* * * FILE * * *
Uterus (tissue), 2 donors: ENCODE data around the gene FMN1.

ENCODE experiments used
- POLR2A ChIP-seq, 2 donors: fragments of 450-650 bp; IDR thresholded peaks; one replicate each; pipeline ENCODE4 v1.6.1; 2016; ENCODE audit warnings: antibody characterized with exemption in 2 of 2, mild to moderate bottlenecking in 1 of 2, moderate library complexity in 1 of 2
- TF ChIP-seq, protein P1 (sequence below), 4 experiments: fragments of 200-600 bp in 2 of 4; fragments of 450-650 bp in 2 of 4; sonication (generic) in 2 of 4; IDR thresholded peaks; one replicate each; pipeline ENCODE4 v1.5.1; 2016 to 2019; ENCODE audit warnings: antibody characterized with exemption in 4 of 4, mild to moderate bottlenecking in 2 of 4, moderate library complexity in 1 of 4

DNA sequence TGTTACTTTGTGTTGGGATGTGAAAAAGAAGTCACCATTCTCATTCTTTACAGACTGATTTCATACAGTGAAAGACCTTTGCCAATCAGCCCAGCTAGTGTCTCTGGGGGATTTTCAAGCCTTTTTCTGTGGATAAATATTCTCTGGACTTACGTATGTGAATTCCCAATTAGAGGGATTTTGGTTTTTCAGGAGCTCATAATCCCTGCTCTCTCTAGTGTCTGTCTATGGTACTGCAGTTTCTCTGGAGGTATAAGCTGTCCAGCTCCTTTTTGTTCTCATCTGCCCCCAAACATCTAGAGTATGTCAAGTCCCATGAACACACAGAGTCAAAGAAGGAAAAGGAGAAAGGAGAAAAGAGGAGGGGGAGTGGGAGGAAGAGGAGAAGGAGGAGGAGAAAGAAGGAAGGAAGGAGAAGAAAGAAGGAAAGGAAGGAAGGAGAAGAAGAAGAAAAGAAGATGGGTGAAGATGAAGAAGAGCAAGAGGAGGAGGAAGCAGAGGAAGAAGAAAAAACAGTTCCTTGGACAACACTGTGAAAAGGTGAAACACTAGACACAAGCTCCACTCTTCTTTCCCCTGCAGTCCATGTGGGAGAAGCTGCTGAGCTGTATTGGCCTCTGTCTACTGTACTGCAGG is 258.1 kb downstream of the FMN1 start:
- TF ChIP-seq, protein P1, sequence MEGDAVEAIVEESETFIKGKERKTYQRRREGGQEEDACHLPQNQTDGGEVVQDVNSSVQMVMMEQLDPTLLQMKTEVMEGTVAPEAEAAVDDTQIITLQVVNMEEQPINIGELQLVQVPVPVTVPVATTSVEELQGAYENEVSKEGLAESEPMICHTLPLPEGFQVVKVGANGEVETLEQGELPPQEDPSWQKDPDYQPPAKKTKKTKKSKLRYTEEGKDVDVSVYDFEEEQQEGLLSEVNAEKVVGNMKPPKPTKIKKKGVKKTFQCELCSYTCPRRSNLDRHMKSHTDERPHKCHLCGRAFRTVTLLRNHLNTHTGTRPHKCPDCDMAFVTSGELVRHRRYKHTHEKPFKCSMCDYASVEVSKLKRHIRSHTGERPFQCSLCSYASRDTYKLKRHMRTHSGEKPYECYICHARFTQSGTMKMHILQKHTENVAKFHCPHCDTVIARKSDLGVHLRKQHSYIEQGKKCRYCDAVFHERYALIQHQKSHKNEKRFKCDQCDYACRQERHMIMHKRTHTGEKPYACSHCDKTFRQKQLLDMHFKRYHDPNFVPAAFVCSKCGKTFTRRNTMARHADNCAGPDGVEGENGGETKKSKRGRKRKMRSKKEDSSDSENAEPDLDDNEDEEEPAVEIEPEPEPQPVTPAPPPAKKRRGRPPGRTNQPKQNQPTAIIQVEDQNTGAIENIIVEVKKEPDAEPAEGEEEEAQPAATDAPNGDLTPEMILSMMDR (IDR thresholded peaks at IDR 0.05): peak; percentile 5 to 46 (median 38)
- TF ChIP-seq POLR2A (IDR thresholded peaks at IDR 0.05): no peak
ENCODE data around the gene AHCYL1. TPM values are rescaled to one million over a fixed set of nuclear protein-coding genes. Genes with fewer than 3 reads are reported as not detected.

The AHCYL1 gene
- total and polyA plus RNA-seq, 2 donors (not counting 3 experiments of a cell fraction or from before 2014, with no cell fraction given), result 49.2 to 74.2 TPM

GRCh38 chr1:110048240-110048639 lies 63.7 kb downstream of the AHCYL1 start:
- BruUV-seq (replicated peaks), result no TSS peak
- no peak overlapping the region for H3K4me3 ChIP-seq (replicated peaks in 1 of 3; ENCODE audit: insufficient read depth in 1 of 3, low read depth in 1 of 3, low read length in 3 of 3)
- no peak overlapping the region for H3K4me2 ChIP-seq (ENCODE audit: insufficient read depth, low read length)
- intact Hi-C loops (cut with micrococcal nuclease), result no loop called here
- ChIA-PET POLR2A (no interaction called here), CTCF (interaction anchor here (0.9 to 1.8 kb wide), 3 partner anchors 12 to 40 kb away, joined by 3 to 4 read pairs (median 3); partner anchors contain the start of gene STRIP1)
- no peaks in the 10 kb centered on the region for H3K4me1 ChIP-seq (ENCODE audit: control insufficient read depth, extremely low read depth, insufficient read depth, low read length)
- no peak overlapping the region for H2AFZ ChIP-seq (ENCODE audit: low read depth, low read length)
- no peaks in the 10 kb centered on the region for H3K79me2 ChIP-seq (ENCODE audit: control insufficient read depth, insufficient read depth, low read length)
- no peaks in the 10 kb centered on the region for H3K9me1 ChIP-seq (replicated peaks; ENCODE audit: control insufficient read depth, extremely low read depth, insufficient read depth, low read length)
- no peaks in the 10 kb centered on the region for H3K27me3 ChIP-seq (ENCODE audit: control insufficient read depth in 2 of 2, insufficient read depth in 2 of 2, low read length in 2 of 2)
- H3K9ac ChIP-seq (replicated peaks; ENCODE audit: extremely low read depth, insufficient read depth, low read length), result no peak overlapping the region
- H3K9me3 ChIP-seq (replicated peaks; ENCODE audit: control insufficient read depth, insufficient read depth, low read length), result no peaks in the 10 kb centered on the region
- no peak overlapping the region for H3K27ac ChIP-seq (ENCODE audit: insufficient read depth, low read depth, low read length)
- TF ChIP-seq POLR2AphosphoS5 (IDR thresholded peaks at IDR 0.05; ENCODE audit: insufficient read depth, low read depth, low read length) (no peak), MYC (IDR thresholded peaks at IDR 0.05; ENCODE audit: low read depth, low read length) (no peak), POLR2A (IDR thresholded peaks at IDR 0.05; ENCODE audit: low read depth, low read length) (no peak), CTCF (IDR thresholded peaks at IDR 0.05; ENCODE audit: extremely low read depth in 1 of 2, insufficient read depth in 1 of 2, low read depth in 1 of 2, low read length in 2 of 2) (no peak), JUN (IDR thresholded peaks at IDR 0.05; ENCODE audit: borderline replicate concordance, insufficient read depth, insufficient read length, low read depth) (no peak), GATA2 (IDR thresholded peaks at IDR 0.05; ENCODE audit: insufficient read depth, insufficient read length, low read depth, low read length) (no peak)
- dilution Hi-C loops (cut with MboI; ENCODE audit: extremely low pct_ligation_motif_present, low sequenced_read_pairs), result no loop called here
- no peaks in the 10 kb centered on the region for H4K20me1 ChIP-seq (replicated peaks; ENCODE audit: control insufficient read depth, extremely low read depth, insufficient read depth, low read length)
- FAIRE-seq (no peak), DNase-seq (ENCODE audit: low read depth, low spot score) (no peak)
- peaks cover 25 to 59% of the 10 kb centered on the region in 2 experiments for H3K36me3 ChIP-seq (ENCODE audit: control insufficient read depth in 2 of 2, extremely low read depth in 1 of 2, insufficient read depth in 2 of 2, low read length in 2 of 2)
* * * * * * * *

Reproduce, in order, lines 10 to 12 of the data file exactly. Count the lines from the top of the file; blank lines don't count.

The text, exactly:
- total and polyA plus RNA-seq, 2 donors (not counting 3 experiments of a cell fraction or from before 2014, with no cell fraction given), result 49.2 to 74.2 TPM

GRCh38 chr1:110048240-110048639 lies 63.7 kb downstream of the AHCYL1 start:
- BruUV-seq (replicated peaks), result no TSS peak